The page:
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Everyday Archives and Open Government

by Ethan Tussey

by Chad Pollock for IN MEDIA RES


On President Obama's first day in office, he issued the Open Government Directive with the stated goal to make the U.S. government more transparent, participatory, and collaborative. The primary method for achieving this goal was technological. All Executive agencies were instructed to adopt 'open data standards' and to connect with constituents using social media. This is Government 2.0.

The Open Government Directive, which became the White House Open Government Initiative, was consistent with Obama's campaign message and was a logical extension of Obama's successful use of social media during the 2008 campaign. In essence, The Open Government Initiative was the U.S. Government's entry into the database culture, an attempt to participate in the archival impulse.

Beth Noveck, Obama's first Director of Open Government, is a great apologist for the Open Government movement. Her TED talk brims with sermonic rhetoric: "The next great super power is going to be the one that can successfully combine the hierarchy of institution...but with the diversity, and the pulsating life and the chaos and excitement of networks."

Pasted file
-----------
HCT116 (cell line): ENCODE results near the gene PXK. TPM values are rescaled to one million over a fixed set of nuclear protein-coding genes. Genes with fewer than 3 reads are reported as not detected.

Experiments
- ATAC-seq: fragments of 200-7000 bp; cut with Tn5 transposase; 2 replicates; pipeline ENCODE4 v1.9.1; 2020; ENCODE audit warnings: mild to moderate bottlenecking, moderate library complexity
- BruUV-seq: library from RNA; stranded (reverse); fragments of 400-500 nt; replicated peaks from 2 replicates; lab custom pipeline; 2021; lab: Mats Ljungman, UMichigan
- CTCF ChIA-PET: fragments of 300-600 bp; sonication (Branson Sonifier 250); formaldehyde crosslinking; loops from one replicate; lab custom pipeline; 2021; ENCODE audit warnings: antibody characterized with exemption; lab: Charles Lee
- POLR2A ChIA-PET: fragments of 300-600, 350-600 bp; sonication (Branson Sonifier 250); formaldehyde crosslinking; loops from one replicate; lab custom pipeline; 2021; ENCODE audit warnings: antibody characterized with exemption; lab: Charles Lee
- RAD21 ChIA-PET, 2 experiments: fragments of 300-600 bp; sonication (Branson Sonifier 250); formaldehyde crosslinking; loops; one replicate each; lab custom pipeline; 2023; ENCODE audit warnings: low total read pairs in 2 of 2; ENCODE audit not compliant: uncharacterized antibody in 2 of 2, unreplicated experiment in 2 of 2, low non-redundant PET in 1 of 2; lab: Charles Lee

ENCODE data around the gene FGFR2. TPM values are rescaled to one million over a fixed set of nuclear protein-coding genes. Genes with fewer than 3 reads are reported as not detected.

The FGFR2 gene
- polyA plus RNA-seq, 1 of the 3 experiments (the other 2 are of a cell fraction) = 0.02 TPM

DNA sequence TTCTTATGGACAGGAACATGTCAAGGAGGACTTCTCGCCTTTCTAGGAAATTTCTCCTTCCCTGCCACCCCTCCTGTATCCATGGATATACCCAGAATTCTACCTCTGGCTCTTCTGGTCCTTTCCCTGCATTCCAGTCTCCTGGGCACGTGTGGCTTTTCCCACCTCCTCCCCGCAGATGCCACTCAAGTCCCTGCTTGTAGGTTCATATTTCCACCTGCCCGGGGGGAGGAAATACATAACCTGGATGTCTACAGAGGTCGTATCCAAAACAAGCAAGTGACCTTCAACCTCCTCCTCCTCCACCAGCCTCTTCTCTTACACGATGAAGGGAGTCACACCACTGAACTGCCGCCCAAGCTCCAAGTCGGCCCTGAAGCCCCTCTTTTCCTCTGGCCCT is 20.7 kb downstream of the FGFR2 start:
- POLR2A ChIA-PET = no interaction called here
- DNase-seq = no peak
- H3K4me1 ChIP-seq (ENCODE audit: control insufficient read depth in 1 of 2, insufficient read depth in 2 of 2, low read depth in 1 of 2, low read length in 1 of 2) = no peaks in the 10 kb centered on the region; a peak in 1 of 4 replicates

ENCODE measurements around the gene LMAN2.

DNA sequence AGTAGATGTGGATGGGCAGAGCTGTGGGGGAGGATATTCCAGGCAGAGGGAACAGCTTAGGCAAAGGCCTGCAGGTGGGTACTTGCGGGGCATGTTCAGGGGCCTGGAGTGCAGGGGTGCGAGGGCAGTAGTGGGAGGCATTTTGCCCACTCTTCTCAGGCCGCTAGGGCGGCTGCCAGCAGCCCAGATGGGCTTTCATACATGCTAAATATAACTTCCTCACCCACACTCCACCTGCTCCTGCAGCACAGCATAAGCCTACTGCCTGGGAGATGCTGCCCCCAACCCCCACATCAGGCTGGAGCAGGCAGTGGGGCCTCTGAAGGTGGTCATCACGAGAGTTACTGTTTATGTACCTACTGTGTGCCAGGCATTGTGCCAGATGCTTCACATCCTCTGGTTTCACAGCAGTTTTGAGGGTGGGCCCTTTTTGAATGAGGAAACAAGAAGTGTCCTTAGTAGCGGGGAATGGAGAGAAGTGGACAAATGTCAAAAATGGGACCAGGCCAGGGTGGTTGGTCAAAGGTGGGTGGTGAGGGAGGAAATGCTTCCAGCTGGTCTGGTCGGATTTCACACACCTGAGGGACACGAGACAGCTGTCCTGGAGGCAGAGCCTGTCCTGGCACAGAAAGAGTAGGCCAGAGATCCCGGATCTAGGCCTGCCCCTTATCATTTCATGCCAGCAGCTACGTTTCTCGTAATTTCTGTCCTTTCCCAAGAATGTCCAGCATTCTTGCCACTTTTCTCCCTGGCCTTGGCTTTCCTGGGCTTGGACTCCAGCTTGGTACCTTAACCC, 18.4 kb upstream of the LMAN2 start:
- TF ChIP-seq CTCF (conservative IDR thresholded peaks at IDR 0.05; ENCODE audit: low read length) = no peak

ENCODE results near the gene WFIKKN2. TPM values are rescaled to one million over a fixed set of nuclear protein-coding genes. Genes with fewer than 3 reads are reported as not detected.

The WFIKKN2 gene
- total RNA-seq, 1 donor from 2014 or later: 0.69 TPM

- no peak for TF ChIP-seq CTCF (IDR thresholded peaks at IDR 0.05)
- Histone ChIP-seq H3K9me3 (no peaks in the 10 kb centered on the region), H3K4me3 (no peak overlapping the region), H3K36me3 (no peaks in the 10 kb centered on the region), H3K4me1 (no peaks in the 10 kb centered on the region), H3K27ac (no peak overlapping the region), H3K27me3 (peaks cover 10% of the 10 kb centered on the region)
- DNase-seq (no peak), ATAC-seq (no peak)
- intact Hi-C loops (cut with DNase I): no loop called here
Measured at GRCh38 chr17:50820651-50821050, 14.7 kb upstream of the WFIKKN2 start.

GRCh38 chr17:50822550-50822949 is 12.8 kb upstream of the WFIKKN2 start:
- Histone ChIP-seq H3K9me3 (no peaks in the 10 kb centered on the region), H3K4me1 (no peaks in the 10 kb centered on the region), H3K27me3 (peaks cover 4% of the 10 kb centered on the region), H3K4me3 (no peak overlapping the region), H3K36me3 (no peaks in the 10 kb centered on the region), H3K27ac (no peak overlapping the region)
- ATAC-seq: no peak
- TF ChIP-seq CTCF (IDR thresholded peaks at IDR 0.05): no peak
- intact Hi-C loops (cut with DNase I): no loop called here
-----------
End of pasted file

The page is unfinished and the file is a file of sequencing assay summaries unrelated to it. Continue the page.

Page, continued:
Open data and 'opening up the api' of government is a technological solution to a socio-politcal problem. Is a government that participates in social networking more just than one that does not? More democratic? Does an app for tracking government spending really make the government more accountable? Does the recent revelation about the NSA harvesting telephone data give the lie to goal of creating an transparent, participatory, and collaboative government?

 

Archiving Open Governments

Video demonstration from UA-F Law Library

from Open Gov and Everyday Archives (2013)
Creator: UA-F Law Library
Distributor: YouTube
Posted by Ethan Tussey
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